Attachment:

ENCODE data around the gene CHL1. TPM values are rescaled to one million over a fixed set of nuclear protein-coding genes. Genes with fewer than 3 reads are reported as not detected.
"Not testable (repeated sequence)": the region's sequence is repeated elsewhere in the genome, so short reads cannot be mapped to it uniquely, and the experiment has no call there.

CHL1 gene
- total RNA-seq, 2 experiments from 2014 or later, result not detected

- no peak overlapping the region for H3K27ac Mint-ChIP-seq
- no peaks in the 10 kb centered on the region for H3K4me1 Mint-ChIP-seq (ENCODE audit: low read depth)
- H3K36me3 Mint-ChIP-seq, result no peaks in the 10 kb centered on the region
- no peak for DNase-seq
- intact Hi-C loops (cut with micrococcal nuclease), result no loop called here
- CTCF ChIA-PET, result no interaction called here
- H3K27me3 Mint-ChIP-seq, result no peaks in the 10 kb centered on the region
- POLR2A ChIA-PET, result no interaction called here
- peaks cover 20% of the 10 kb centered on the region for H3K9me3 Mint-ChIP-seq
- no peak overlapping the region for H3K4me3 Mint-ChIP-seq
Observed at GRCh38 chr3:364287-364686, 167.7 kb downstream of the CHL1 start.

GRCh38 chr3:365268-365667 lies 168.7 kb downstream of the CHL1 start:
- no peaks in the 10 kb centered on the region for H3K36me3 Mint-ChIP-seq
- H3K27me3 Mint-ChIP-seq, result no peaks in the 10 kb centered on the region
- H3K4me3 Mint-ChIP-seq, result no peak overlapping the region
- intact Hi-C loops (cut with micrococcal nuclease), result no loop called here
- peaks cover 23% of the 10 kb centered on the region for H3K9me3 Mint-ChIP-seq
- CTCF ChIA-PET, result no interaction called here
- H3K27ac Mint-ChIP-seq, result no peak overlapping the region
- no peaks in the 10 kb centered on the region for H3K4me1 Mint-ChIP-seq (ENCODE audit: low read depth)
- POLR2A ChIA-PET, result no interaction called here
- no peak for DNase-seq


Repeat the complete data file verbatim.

ENCODE data around the gene CHL1. TPM values are rescaled to one million over a fixed set of nuclear protein-coding genes. Genes with fewer than 3 reads are reported as not detected.
"Not testable (repeated sequence)": the region's sequence is repeated elsewhere in the genome, so short reads cannot be mapped to it uniquely, and the experiment has no call there.

CHL1 gene
- total RNA-seq, 2 experiments from 2014 or later, result not detected

- no peak overlapping the region for H3K27ac Mint-ChIP-seq
- no peaks in the 10 kb centered on the region for H3K4me1 Mint-ChIP-seq (ENCODE audit: low read depth)
- H3K36me3 Mint-ChIP-seq, result no peaks in the 10 kb centered on the region
- no peak for DNase-seq
- intact Hi-C loops (cut with micrococcal nuclease), result no loop called here
- CTCF ChIA-PET, result no interaction called here
- H3K27me3 Mint-ChIP-seq, result no peaks in the 10 kb centered on the region
- POLR2A ChIA-PET, result no interaction called here
- peaks cover 20% of the 10 kb centered on the region for H3K9me3 Mint-ChIP-seq
- no peak overlapping the region for H3K4me3 Mint-ChIP-seq
Observed at GRCh38 chr3:364287-364686, 167.7 kb downstream of the CHL1 start.

GRCh38 chr3:365268-365667 lies 168.7 kb downstream of the CHL1 start:
- no peaks in the 10 kb centered on the region for H3K36me3 Mint-ChIP-seq
- H3K27me3 Mint-ChIP-seq, result no peaks in the 10 kb centered on the region
- H3K4me3 Mint-ChIP-seq, result no peak overlapping the region
- intact Hi-C loops (cut with micrococcal nuclease), result no loop called here
- peaks cover 23% of the 10 kb centered on the region for H3K9me3 Mint-ChIP-seq
- CTCF ChIA-PET, result no interaction called here
- H3K27ac Mint-ChIP-seq, result no peak overlapping the region
- no peaks in the 10 kb centered on the region for H3K4me1 Mint-ChIP-seq (ENCODE audit: low read depth)
- POLR2A ChIA-PET, result no interaction called here
- no peak for DNase-seq